Public baths are an ancient european invention, traceable at least as far as the Romans. I can't think of any sources indicating that the Greeks had public baths, but then I'm not so very well versed on Greek material culture—please, correct me if I'm wrong on that point. Either way, the tradition of the public bath was something deeply entrenched; hot water was, of course, part of the ritual. In ancient days it was warmed from beneath (as it is in the cities of Arunian elves and the great urban centers of the Third Empire were the infrastructure has survived) but by the Middle Ages we're looking at a much more primitive style of bathing.
From heated marble pools, we transition into a world of baths (both private and public) which are filled with water heated in jugs or kettles and then poured into wooden tubs.
But what about the public baths? From what I understand they were shacks or shanties erected near a water source where similar half-barrel tub constructions were rented out for a few sheckles. This wasn't a regular daily activity, but the health benefits of bathing were fairly well known. Not as potent, perhaps, as visiting a relic or shrine, but if you lived in London or Paris infinitely less costly than going on a pilgrimage to Santiago de Compostela.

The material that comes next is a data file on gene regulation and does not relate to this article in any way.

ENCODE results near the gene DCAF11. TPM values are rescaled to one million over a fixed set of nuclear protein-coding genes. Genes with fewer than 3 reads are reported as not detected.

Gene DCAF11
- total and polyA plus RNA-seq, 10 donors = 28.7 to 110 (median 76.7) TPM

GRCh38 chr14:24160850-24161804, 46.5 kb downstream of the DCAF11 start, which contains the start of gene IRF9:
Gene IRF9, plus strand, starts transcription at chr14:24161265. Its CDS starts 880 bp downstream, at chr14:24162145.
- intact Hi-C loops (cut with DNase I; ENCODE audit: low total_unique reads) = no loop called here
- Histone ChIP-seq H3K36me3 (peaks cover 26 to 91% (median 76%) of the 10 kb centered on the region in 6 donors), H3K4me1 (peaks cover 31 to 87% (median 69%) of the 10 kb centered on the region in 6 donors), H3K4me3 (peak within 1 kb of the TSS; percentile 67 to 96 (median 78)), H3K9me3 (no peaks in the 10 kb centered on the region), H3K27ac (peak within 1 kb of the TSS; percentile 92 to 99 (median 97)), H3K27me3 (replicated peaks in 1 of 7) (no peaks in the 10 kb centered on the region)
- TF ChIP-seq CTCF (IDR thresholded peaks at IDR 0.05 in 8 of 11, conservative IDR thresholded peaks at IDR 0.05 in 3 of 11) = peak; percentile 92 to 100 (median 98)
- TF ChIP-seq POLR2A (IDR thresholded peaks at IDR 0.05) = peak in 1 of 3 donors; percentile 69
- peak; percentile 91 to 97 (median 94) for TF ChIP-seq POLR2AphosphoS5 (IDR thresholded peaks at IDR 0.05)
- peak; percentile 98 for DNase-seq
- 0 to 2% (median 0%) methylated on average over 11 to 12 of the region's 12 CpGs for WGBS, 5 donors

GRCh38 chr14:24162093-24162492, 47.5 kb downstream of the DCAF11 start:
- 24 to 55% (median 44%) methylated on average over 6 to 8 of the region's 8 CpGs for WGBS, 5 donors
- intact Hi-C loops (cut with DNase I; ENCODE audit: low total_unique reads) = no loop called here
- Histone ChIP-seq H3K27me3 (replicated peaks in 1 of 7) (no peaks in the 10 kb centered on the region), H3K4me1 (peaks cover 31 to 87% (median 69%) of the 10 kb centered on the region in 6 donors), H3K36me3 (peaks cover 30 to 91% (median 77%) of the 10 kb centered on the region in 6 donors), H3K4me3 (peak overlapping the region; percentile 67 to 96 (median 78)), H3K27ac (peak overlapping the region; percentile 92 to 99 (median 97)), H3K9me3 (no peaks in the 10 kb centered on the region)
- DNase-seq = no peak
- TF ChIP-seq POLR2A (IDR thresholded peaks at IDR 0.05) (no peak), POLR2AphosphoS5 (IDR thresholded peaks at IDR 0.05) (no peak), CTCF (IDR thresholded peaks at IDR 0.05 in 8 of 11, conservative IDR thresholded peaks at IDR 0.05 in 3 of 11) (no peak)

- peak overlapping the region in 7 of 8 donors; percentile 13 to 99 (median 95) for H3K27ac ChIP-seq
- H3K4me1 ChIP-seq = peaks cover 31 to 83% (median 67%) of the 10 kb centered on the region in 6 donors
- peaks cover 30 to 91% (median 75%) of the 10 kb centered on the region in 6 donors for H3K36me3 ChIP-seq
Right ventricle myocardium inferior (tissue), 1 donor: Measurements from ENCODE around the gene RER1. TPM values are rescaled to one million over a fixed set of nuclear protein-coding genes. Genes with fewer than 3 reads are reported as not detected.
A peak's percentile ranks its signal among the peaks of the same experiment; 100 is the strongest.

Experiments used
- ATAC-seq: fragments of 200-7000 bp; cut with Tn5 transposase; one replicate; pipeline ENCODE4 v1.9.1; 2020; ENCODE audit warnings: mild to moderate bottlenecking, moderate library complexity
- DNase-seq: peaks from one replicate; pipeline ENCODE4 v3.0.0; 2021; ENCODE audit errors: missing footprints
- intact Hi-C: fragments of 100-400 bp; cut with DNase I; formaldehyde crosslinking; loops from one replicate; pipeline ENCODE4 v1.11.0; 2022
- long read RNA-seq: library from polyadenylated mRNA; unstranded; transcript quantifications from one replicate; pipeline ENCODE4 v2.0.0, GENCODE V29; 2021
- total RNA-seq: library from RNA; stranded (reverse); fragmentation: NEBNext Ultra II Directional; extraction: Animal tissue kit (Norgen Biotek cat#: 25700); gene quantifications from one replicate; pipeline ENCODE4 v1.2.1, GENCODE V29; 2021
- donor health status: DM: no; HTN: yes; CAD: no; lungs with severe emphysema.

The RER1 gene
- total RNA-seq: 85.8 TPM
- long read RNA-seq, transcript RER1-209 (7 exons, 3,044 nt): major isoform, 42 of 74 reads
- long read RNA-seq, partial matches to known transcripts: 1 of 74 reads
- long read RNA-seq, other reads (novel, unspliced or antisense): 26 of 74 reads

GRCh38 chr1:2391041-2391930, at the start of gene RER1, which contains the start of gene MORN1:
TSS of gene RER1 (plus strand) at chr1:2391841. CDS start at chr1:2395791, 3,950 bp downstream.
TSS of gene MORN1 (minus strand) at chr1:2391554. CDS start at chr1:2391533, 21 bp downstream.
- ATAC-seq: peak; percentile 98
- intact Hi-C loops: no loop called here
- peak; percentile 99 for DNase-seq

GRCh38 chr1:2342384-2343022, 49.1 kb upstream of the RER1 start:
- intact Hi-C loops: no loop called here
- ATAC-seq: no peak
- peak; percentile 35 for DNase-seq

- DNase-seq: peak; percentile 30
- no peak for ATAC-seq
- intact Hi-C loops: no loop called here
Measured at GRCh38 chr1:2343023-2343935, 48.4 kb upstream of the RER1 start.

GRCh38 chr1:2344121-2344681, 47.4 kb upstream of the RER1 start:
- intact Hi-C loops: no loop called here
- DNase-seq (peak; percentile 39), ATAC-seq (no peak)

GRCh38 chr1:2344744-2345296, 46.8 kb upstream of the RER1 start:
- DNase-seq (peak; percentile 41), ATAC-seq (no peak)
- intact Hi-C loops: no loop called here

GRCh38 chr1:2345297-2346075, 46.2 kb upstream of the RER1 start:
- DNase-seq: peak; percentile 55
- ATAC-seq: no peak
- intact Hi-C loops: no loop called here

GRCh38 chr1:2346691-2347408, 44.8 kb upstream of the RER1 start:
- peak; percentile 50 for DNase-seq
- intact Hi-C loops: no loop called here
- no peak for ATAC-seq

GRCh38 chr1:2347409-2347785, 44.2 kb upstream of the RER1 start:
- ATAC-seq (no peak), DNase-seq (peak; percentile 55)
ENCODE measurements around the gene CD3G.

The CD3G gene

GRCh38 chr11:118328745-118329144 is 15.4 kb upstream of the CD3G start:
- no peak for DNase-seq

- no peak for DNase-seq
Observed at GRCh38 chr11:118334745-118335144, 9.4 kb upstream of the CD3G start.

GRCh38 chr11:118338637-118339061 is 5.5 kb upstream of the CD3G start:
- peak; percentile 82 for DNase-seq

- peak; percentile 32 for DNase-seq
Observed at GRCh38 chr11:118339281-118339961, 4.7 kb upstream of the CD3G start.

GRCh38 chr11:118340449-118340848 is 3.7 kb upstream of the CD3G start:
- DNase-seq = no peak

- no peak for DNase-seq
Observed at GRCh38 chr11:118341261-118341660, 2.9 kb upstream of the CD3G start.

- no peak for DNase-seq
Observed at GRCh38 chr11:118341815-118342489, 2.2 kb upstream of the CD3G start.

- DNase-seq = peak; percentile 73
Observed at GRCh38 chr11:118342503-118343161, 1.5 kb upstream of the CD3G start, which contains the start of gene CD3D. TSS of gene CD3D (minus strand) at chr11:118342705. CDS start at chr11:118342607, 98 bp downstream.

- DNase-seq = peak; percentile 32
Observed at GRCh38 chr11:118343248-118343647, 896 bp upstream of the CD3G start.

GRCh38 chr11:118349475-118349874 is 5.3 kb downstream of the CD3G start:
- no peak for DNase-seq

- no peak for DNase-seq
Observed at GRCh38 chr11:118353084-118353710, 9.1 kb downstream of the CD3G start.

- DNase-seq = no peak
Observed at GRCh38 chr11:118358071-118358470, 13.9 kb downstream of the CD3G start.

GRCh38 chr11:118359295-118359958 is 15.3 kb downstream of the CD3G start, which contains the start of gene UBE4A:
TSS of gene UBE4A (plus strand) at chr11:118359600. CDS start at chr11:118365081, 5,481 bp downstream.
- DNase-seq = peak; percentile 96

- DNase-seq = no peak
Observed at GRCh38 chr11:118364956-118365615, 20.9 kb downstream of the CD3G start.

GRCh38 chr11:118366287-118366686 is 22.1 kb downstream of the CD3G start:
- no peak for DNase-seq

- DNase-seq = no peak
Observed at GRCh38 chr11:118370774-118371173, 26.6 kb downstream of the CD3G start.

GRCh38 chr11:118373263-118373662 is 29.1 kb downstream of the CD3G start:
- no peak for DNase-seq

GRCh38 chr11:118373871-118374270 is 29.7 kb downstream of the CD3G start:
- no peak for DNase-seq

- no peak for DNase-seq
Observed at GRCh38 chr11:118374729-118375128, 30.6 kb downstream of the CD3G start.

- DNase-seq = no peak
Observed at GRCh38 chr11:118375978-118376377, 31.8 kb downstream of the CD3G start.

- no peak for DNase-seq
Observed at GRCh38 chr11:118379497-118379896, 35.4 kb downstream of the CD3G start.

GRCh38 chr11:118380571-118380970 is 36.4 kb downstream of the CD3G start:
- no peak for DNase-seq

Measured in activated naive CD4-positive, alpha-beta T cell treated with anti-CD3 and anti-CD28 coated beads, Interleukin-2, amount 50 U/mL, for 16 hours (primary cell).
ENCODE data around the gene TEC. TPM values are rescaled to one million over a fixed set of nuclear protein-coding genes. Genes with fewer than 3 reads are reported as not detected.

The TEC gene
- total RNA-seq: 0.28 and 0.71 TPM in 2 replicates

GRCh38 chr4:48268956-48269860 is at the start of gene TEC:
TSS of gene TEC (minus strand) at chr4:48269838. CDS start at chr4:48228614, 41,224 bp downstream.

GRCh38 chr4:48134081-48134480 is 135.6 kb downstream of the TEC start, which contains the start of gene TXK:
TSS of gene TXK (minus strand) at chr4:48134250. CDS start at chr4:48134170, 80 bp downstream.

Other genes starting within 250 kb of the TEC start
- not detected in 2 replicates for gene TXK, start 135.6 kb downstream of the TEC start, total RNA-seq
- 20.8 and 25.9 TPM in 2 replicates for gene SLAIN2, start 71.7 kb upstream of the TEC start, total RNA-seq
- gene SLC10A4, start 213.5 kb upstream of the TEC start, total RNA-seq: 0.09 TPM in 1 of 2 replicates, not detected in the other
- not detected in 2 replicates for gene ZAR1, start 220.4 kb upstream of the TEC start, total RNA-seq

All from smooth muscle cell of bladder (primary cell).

What's my point? In any sufficiently developed medieval urban center, public baths are likely to spring up. The same goes for the fantasy coaching house that we've developed into the all-inclusive Inn in most fantasy. It is likely that such a place (assuming the trade on the road was great enough to even support it, but that's another entry I think) would keep at least a few tubs for bathing. Hell, even if they didn't they would have to keep one for washing that you could use unless they were close enough to a river.
Indeed, let us not discount bathing in rivers, which has Biblical connotations.